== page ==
Uthappa and Dhoni then batted with much purpose to get India within striking distance — 28 runs were needed off the last 2 overs. But a series of brain explosions and a double-wicket-maiden in the 49th over from Mitchell Johnson left India short of its final target by 19 runs.

— Mohan


11 responses to “India Vs Australia, 6th ODI, Nagpur, 14 Oct 2007

  1. Australia has dominated the series, no doubt.

    I think the middle order of India has been a problem for India. If India loses early wickets, India is bundled out. In the past, Rahul Dravid, would steady the innings to a respectable total.

    If the opening get a good start, they are not able press on the accelerator like Australia. India needs an Andrew Symonds. I think Robin Uthappa could be that player. But Uthappa needs to bat up at No. 5 s0 that he has enough overs.

    Ian Chappell is right about SreeSanth. SreeSanth can be a good bowler if he can concentrate only on his bowling.

    But why is Ian Chappell not saying anything about Australian team’s general abrasive decibel level – Andrew Symonds “chatting’ with Tendulkar …. Then he would be more credible.

    Now in a meaningless match, as rotation policy, all the fringe players – Badrinath, Rohit Sharma, Karthik will play I think.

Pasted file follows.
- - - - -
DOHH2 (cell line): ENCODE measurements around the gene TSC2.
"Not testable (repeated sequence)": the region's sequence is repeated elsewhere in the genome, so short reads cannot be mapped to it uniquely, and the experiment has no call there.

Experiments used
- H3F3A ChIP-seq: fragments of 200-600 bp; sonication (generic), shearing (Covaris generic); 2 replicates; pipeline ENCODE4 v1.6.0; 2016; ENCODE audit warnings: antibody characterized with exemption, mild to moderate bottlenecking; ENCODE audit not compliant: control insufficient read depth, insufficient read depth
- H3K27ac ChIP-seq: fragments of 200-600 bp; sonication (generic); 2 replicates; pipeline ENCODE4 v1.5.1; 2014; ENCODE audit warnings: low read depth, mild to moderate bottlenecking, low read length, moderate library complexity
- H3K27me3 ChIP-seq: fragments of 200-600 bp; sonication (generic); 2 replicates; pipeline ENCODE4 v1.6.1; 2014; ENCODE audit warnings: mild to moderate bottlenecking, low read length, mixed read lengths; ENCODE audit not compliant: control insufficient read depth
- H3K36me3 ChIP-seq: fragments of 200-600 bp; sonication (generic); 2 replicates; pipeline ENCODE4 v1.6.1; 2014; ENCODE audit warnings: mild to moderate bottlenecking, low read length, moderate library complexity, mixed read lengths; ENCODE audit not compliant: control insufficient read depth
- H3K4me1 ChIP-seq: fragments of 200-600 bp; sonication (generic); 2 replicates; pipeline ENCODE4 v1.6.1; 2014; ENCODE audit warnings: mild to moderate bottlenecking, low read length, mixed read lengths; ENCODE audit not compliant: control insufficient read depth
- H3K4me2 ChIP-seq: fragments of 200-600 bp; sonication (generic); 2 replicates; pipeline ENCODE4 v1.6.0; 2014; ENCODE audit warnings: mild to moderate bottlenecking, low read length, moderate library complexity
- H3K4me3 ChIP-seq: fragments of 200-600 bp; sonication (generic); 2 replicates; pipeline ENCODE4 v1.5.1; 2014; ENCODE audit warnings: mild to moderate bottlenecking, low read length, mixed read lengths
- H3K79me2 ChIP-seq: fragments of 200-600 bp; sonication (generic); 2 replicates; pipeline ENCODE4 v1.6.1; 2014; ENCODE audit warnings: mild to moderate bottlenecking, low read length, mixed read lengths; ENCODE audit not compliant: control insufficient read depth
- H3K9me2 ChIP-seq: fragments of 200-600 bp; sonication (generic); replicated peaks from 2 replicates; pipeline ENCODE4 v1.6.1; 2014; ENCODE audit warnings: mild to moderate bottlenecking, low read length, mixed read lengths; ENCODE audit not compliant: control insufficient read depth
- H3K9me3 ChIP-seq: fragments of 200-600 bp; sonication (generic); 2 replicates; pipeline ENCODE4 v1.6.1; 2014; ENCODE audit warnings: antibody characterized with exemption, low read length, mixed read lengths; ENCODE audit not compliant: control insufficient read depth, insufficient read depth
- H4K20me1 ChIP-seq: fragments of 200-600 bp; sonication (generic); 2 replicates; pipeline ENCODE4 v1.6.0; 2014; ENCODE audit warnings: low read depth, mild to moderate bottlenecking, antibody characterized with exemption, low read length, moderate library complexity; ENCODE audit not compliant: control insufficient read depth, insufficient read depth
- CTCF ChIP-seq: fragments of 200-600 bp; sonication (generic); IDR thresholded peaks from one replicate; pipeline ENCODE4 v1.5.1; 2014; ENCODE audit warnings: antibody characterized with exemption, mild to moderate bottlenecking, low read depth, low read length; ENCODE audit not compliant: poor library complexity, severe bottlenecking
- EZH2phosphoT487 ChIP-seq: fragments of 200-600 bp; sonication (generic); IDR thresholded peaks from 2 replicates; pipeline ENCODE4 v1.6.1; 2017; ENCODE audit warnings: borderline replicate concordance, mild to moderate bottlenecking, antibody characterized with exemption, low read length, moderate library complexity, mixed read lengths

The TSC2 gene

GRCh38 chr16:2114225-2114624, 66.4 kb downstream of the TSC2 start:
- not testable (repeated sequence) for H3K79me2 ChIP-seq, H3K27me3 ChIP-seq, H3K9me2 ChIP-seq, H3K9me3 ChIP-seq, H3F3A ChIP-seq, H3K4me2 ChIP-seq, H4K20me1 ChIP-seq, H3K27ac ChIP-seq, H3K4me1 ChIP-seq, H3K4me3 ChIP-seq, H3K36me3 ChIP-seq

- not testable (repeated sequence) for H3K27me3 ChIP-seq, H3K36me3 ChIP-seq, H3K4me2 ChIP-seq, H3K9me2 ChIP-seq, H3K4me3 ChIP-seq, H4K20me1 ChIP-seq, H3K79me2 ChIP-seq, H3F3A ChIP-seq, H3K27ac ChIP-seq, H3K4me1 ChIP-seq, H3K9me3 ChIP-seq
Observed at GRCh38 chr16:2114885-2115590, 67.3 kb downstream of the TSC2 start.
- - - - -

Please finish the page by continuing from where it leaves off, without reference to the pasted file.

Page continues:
2. gnbmdr

    I think a few points have to be made about the Australians and “decibel levels”.

    I think ‘chatting’ has become a facet of the game that exists. Everyone does it — India does it too (albeit badly, imho).

    Rarely do you see the kind of clowning that Sreesanth does. He needs to be sat down and told that that has to stop. Period.

    Most importantly, barring the odd clown like Brad Hogg, most Aussies that do sledge are actually good players. I think most teams will find it a bit rich for someone like Sreesanth (barely out of his nappies) has a yap out there! You’ve got to “earn your stripes”.

    But most importantly, the view is that Sreesanth’s chat-aggression is rolled into his game and becomes indistinguishable from his bowling aggression! The view is that that is destroying his bowling. I agree. Most Aussies on most occassions (although there are some exceptions as in Sarawan-McGrath) are able to divorce their chat-aggression from their cricketing aggression — and that requires skill too, btw!

    Mind you, my own personal view on this is that it is unfortunate that this has become a lip-lip contest. It ought to be one between bat-and-ball.

    — M

  3. India lost because of sending Dravid and Yuvaraj Singh ahead of free hitting Uththappa and Dhoni–in fact Dhoni should have come at the fall of Pathan–just to prove Ponting wrong!!!

    The tactics to lose a match from a winning position is second nature to this team–against strong opponents.

    Bookies are happy anyway!!!

  4. mohankaus,

    I agree. SreeSanth is a good bowler and his over aggression having a negative impact of his bowling.

    But it is not possible to take an Gandhian approach when you are the target of constant sledging.

    Regarding earning the rights for sledging, after a 5-0 sweep of West Indies, there was a comment by the SA captain – WI players wearing gold jewelery, lazy stroll to the wicket, … would look a lot better if WI are winning.

  5. gnbmdr,

    I disagree strongly on a point that you make — and this is an important point if one wants to understand Aussie aggression.